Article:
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PMS – what is it?

Written by Kelly Schreuder – registered dietician

Premenstrual syndrome (PMS) is a collection of physical and psychological symptoms that flare up about a week to ten days before the onset of menstruation, and then ease off after it has started. The symptoms can include bloating, diarrhea or constipation, breast tenderness, weight gain, swollen hands and feet, general aches and pains, headaches, moodiness, depression, tearfulness, feelings of low self-esteem, anxiety and poor judgement. It is estimated that 85% of women experience at least one of these symptoms, which can profoundly affect their daily lives.

What causes it? It is not known precisely what causes all the symptoms and why some women are more sensitive than others. That is why it can be difficult to treat and why symptom management is often the most obvious approach. The hormonal shifts that happen during and after pregnancy can make PMS symptoms more severe for some women.

It is thought that the emotional aspects of PMS are due to hormonal changes, because the areas of the brain that control our emotions are driven to a large extent by sex hormones e.g. oestrogen and progesterone, levels of which fluctuate during the menstrual cycle. This fluctuation can affect two specific neurotransmitters – serotonin and GABA – which are targeted in treatment of PMS.

There are some risk factors that are associated with the experience of PMS, such as:

  • Being overweight or obese
  • Stress
  • History of trauma or abuse
  • Smoking, or exposure to smoking
  • A sedentary lifestyle
  • Excessive caffeine intake
  • Excessive alcohol consumption (Alcohol consumption should be avoided entirely during pregnancy and breastfeeding).

Many of these can be targeted with consistent healthy lifestyle measures that are associated with the relief of symptoms.

What can you do? Begin with some simple lifestyle measures and keep a symptoms diary for up to 3 months to note if there is any change in your experience.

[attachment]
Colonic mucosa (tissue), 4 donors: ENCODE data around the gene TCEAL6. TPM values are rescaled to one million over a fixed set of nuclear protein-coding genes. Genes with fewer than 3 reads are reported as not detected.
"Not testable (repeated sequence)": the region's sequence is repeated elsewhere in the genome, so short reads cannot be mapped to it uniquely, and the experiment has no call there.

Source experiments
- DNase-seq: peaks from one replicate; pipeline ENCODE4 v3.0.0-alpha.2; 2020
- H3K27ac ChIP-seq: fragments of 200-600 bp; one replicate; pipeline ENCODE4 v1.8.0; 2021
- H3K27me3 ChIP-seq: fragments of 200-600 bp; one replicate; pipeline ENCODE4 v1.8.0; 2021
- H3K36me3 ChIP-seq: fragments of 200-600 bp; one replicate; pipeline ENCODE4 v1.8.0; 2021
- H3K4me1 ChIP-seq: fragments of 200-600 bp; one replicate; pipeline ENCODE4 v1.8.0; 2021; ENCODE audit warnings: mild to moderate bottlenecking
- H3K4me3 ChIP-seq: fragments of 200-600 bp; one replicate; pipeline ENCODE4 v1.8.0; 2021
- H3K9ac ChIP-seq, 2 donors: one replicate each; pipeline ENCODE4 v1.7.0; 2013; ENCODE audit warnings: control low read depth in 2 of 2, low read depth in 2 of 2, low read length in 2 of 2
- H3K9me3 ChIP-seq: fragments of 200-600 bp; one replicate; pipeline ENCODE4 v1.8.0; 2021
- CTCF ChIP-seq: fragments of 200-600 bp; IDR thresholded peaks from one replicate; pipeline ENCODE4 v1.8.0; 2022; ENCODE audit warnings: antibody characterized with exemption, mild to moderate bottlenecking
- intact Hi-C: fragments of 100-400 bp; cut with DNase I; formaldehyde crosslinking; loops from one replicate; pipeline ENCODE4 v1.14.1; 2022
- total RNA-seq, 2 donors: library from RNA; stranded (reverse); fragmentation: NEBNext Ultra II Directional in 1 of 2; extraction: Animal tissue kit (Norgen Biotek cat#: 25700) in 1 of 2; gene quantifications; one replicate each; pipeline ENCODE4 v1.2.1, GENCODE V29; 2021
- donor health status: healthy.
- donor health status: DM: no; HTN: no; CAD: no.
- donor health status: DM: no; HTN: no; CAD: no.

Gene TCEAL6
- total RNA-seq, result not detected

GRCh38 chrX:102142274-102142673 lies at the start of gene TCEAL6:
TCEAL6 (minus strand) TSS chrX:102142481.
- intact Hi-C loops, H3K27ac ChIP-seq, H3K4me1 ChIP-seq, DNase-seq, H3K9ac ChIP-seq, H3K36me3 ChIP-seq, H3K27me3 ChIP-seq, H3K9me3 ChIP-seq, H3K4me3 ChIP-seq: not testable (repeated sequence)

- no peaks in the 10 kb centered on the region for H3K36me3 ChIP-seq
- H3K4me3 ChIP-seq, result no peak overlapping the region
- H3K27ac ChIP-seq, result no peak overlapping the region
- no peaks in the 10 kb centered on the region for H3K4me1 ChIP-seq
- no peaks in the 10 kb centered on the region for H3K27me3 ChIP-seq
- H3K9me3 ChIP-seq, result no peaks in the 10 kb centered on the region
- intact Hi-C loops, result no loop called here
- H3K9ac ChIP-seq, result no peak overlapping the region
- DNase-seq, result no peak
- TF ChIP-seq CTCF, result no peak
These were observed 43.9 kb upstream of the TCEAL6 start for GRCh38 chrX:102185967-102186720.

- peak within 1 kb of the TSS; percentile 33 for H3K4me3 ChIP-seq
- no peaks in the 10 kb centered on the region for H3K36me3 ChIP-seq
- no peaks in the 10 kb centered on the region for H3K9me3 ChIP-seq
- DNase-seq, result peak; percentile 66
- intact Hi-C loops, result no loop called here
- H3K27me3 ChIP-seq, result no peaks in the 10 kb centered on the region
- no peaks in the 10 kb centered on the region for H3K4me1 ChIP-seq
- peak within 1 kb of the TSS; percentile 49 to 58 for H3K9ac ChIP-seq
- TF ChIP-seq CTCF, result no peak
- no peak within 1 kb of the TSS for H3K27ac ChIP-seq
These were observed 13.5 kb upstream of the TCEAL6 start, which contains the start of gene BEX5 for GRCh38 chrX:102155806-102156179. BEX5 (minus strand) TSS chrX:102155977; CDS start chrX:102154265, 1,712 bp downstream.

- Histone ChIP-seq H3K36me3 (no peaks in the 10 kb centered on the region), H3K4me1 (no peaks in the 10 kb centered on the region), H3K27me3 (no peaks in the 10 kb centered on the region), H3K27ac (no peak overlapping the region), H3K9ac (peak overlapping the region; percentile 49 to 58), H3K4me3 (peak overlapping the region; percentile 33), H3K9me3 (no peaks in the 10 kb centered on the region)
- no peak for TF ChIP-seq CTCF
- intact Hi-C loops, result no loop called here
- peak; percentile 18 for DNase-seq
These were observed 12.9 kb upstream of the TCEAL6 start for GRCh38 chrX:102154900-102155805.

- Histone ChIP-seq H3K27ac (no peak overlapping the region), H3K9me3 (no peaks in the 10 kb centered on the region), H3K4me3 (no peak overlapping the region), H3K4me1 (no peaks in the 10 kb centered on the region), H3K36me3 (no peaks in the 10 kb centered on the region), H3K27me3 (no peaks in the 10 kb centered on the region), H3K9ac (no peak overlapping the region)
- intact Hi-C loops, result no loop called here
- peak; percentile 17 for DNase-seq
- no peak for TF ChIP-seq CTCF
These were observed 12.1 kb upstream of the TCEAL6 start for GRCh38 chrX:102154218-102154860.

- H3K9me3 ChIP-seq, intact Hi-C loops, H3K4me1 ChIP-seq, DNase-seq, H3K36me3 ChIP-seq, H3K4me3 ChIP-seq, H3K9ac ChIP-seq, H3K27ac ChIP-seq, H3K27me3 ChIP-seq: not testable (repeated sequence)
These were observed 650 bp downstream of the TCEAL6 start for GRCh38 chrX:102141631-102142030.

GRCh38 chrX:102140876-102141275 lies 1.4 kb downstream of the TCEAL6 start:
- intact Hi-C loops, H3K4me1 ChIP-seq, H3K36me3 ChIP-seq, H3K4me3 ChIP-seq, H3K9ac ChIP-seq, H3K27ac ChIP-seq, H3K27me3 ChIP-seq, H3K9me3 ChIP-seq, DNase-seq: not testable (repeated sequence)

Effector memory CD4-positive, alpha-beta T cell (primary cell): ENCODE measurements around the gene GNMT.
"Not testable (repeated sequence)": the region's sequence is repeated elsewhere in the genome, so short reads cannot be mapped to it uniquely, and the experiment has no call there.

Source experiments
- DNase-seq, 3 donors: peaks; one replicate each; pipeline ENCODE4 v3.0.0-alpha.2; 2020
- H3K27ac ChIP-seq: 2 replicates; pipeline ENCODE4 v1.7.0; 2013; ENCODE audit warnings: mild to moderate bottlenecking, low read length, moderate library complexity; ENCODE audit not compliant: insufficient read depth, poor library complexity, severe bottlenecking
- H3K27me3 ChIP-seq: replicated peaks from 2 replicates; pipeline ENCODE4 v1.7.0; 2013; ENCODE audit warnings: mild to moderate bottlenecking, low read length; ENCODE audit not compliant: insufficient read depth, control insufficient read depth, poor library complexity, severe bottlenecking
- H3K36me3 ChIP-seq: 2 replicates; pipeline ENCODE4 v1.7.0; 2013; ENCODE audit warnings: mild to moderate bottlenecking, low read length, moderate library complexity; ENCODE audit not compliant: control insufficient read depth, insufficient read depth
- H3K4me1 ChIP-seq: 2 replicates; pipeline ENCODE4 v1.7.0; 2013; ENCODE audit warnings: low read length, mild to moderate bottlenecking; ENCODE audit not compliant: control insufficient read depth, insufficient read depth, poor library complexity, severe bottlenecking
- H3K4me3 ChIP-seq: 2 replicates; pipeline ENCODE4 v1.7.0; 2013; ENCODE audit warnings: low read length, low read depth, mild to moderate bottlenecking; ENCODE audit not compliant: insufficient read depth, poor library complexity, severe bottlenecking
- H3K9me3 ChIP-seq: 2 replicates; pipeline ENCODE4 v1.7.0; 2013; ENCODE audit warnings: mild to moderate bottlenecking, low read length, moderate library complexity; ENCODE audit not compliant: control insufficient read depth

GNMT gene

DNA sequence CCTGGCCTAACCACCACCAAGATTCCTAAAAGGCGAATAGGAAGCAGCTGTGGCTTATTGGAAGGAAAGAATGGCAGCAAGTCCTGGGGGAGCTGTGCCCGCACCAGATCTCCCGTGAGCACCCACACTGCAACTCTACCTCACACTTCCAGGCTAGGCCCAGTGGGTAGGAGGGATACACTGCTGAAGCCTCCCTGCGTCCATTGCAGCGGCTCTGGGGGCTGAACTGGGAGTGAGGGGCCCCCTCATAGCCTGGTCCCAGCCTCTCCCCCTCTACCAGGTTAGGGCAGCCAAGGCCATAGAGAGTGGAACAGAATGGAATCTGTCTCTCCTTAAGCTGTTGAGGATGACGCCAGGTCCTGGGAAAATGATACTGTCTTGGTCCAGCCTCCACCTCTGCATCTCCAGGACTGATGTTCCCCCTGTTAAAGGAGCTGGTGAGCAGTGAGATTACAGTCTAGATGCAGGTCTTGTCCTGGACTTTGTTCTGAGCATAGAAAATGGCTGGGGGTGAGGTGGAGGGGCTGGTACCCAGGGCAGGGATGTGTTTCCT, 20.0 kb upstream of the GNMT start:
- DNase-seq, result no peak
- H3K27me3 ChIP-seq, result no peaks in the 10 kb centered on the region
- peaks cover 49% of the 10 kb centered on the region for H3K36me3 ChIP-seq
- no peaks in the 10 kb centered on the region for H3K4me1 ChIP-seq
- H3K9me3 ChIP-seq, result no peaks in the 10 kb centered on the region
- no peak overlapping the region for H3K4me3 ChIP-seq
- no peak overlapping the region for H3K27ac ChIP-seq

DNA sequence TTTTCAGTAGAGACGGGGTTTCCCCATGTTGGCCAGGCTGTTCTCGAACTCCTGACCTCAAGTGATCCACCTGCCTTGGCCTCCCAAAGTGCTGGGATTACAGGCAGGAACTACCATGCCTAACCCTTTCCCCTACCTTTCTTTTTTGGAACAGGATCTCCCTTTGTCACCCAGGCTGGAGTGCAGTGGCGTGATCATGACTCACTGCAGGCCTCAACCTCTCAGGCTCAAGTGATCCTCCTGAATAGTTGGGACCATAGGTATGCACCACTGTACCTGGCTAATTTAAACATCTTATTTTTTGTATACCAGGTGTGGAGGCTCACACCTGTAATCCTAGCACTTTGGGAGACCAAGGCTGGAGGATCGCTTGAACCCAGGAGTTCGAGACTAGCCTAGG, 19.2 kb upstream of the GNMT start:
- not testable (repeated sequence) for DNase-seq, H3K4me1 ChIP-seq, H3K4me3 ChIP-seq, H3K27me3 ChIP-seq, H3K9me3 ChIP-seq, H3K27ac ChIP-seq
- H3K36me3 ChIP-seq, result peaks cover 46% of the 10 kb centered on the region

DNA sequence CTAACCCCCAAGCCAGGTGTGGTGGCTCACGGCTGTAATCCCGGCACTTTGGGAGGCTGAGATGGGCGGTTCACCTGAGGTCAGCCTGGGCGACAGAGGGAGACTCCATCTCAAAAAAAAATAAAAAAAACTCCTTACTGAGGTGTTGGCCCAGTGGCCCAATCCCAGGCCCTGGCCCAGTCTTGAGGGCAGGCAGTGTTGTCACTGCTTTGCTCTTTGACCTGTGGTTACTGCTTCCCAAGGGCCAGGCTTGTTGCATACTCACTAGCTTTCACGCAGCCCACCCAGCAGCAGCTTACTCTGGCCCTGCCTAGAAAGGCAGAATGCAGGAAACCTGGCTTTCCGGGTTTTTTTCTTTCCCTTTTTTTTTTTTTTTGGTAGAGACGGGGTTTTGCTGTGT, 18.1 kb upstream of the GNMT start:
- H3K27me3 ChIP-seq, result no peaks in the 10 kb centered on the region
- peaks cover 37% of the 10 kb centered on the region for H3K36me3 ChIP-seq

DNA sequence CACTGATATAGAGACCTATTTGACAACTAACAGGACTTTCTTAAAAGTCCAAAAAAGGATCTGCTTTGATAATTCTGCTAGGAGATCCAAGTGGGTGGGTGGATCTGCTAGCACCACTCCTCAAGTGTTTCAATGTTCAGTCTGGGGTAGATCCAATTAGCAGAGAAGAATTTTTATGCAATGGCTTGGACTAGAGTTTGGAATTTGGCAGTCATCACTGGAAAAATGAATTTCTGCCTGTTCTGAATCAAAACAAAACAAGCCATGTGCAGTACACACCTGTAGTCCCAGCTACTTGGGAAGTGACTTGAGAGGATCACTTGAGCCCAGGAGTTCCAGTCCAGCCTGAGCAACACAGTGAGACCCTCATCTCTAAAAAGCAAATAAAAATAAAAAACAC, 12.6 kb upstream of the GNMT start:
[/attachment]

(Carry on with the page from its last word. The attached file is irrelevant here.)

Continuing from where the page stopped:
Try the following 10 things:

  1. Eliminate junk food – this will help to manage your weight, your moods and your energy levels.
  2. Carbohydrate-containing foods can temporarily elevate serotonin levels. Be careful of overeating sugary foods – that will cause an insulin spike and rebound low blood sugar, which will make you feel even worse. Eat about a cup at a time of whole grains, fruit or starchy vegetables, 3 or 4 times a day to maintain your blood glucose levels without overdoing it.
  3. Add more nutritious food to every meal and snack. Deficiency of vitamins and minerals like the B vitamins, calcium, magnesium and iron can contribute to feelings of fatigue and depression. Eating a healthful diet with plenty of variety is the best way to get what you need.
  4. Balance your meals and snacks with some lean protein, good quality carbohydrates from starchy vegetables like sweet potato, whole grains, legumes or fruit, good fats from nuts, seeds or avocado and lots of vegetables.
  5. Eat 3 servings (about 2.5-3 cups) of low fat or fat free dairy to ensure you get enough calcium in your diet. Another good source of calcium is canned fish with the bones mashed up and eaten with it e.g. sardines, pink salmon or pilchards. Calcium supplementation of 1200mg per day has been linked to relief of PMS symptoms, so if you do not eat dairy every day, try a supplement.
  6. No more than 1 cup of coffee daily.
  7. No more than 1 unit of alcohol daily (e.g. 125ml wine or 330ml beer). If you are pregnant or breastfeeding it is best to avoid alcohol entirely.
  8. Get some moderate exercise at least 5 times a week – a daily 30-minute walk is enough.
  9. Manage your stress levels. If you experience a lot of stress, try to focus on ways to reduce that. You might benefit from some life coaching or counselling if you feel that you are stuck.
  10. Vitamin B6 and magnesium supplementation might help, but these are most effective if there is a pre-existing deficiency. If you want to try these, do not exceed your RDA and monitor your symptoms.

If you find that there is really no relief of symptoms with self-treatment and you feel that your PMS affects your daily life more than it should, then please consult your doctor for further assistance.

Our consulting dietician

Our consulting dietician

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